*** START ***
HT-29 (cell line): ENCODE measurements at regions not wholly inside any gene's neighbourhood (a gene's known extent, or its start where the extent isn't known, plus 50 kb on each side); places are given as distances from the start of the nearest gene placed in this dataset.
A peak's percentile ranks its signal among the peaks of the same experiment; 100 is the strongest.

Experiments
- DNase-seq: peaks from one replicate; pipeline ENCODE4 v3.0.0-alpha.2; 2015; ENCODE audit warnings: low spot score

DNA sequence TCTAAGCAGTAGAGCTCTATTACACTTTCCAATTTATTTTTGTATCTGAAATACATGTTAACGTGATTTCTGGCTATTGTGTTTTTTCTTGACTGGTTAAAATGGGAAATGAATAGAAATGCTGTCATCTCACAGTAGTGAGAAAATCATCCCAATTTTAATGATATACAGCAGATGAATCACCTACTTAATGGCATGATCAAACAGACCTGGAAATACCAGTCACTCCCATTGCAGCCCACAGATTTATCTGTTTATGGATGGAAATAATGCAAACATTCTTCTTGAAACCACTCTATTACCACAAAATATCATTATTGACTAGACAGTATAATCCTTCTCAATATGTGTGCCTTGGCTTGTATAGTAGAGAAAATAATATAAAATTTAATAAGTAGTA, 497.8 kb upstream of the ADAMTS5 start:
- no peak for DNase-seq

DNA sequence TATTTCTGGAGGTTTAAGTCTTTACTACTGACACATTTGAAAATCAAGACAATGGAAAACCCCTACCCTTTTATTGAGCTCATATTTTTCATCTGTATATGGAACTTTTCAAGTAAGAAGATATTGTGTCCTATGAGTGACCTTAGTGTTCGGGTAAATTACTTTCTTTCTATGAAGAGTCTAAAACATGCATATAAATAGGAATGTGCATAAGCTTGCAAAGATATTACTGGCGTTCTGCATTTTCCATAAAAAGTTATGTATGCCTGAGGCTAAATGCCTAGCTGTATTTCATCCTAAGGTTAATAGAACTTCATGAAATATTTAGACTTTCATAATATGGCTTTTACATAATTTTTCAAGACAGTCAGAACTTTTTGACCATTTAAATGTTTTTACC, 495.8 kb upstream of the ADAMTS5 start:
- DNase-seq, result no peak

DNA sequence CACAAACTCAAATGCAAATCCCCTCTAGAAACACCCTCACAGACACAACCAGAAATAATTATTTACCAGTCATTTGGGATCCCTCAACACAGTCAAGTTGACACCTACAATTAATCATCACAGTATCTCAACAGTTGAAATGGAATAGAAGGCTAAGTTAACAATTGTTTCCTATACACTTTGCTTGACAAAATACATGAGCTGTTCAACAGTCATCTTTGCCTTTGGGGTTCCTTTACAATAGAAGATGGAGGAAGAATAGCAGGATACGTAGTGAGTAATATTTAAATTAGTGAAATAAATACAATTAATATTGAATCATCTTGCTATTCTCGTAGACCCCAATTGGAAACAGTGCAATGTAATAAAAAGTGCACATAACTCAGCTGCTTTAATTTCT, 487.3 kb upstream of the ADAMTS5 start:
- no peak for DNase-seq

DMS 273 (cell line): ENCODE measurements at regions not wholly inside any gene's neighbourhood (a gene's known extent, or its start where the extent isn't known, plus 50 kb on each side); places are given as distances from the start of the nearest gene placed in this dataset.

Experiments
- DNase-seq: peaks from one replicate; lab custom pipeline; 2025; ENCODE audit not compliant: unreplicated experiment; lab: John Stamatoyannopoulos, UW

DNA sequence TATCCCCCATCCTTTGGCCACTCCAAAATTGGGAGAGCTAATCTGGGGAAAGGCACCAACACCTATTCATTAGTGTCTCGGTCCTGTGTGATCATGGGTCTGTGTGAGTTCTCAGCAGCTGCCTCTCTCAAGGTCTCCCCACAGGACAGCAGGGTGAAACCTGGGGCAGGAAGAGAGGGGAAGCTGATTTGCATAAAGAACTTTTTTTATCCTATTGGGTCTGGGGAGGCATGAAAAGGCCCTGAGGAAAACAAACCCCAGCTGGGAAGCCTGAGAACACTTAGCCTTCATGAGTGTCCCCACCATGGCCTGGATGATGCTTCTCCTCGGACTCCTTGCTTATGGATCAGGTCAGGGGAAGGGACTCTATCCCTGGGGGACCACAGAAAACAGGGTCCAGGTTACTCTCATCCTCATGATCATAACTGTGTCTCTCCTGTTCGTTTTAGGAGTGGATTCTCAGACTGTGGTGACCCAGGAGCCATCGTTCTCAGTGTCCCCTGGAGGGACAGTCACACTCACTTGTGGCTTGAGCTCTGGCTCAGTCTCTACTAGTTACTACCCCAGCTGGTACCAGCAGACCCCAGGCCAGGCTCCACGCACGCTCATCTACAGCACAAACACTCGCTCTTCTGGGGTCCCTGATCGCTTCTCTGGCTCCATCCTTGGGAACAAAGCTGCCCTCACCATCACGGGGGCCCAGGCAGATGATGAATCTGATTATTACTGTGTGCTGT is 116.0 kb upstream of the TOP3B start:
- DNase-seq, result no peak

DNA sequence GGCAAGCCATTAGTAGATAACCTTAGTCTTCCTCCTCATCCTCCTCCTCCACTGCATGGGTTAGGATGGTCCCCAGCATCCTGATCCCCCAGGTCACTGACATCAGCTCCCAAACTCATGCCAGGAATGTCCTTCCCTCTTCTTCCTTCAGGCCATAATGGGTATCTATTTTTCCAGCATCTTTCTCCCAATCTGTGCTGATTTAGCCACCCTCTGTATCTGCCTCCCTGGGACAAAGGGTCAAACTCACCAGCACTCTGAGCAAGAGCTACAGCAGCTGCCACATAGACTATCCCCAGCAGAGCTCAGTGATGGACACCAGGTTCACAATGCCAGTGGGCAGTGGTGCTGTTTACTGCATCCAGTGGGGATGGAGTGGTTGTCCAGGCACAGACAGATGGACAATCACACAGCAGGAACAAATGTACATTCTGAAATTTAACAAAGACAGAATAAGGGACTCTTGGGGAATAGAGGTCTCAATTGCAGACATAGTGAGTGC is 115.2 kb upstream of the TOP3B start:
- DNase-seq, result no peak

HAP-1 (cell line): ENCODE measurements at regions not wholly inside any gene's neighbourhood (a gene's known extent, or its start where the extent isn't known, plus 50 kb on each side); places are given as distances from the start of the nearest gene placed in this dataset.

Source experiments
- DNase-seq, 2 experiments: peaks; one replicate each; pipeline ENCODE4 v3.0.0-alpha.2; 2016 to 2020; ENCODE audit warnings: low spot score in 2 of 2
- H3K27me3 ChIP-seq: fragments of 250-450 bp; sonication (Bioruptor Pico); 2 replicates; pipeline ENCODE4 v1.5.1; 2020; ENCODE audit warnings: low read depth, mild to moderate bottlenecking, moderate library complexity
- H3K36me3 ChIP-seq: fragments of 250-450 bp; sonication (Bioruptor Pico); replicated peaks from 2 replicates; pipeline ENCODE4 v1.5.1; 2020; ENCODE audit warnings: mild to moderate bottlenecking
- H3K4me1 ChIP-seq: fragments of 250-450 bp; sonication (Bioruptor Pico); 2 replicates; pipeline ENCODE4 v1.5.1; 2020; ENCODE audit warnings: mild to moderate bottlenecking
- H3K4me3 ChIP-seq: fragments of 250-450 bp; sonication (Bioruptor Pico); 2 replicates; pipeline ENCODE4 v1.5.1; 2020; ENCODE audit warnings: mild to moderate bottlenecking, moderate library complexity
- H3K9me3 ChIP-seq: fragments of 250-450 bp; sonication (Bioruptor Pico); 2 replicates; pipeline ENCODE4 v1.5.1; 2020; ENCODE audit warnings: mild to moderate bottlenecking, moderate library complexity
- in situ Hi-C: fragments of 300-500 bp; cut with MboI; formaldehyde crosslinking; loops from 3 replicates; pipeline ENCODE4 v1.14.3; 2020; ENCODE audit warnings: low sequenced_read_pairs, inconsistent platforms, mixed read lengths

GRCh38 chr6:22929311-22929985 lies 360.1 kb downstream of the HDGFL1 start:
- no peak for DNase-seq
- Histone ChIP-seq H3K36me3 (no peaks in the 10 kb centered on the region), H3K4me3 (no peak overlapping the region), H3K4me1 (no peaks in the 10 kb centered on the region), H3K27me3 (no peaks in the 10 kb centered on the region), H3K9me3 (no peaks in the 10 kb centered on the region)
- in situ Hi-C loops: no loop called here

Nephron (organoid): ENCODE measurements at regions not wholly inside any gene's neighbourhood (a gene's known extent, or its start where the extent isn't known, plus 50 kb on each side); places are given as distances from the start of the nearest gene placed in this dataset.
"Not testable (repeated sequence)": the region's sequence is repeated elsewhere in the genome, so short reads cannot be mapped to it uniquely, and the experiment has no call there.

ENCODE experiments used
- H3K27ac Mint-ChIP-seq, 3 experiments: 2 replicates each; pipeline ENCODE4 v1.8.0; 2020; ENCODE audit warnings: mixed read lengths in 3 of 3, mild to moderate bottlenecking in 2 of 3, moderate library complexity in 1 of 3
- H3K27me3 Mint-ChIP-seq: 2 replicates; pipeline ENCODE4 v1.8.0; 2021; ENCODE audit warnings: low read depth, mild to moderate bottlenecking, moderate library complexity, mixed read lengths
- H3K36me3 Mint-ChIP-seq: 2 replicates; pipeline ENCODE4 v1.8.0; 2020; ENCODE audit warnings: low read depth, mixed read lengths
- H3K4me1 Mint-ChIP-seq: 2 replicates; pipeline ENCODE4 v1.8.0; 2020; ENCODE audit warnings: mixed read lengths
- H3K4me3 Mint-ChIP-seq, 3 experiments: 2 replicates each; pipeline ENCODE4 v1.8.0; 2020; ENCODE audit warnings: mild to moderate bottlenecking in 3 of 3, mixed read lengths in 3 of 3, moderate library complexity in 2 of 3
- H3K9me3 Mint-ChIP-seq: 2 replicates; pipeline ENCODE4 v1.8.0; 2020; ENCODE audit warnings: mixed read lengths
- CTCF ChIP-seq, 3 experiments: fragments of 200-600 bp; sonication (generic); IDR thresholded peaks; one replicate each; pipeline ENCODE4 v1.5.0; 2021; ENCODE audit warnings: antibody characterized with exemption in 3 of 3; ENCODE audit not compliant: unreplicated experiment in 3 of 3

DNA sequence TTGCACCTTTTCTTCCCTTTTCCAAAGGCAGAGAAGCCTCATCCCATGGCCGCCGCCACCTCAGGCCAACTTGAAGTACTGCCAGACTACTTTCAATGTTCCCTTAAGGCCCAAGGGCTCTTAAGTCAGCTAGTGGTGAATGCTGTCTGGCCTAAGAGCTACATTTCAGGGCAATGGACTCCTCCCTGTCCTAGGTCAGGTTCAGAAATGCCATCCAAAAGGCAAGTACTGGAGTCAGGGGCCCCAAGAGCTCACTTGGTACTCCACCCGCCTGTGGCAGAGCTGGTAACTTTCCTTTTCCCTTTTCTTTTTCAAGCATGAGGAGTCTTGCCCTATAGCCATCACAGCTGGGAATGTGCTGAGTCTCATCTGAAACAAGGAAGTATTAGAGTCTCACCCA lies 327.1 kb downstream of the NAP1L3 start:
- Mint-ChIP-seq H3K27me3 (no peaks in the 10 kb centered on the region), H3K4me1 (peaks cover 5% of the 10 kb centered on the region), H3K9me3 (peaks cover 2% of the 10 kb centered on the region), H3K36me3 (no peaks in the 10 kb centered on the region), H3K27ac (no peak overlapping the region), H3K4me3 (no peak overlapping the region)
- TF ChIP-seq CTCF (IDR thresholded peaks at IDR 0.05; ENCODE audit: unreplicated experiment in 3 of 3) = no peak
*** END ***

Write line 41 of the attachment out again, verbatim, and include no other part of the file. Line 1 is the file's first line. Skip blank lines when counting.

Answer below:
DNA sequence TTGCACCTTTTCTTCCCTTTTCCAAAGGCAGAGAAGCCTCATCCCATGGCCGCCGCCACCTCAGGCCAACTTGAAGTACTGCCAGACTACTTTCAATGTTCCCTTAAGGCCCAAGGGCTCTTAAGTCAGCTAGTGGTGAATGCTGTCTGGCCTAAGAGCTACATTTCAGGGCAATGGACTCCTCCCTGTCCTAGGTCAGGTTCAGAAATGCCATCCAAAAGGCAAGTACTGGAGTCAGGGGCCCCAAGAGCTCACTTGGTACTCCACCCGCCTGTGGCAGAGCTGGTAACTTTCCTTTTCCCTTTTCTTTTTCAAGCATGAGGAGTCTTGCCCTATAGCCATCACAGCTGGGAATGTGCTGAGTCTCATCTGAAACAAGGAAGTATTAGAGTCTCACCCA lies 327.1 kb downstream of the NAP1L3 start: